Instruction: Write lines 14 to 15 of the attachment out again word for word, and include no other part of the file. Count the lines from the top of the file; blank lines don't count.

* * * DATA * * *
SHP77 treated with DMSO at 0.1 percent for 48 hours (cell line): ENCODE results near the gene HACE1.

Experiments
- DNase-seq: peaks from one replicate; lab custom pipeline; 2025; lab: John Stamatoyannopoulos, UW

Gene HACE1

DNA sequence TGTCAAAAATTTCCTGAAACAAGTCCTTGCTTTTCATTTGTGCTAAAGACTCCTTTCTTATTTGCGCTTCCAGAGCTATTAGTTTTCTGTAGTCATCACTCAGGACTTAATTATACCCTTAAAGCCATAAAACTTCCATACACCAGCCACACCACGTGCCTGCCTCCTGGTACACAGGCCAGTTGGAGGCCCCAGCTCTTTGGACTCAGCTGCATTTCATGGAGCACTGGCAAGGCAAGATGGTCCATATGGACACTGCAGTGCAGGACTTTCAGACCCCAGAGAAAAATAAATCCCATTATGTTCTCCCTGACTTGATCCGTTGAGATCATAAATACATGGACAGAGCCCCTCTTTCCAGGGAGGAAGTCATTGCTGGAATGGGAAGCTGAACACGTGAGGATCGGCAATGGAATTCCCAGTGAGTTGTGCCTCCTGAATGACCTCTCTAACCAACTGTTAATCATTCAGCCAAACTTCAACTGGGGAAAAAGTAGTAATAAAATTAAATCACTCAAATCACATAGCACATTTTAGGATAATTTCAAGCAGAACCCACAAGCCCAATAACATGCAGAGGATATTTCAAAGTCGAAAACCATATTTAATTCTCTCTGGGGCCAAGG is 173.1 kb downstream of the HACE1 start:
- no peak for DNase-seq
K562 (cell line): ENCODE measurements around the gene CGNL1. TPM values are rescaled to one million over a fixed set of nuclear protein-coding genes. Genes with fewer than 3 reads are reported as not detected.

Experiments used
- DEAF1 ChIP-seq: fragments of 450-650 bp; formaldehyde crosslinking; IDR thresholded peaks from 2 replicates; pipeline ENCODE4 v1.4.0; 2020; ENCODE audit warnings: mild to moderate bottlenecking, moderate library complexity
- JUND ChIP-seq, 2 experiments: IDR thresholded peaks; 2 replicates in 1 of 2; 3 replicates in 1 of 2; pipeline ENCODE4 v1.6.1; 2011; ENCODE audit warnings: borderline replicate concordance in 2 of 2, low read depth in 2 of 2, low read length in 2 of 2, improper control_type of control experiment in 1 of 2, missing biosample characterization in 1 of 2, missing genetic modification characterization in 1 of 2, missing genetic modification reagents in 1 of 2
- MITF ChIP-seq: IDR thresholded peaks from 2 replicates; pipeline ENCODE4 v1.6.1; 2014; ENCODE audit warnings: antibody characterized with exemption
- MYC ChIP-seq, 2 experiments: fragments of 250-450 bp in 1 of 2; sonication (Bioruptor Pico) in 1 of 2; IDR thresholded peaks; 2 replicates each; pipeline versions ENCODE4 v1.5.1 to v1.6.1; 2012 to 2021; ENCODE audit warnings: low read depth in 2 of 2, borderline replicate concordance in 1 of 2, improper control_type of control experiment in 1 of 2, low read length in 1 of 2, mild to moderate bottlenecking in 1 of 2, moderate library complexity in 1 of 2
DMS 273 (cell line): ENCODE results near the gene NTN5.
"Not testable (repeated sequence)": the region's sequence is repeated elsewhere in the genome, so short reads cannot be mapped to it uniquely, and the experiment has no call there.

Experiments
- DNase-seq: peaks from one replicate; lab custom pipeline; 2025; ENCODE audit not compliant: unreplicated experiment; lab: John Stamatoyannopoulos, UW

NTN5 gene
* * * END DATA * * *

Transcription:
"Not testable (repeated sequence)": the region's sequence is repeated elsewhere in the genome, so short reads cannot be mapped to it uniquely, and the experiment has no call there.

Experiments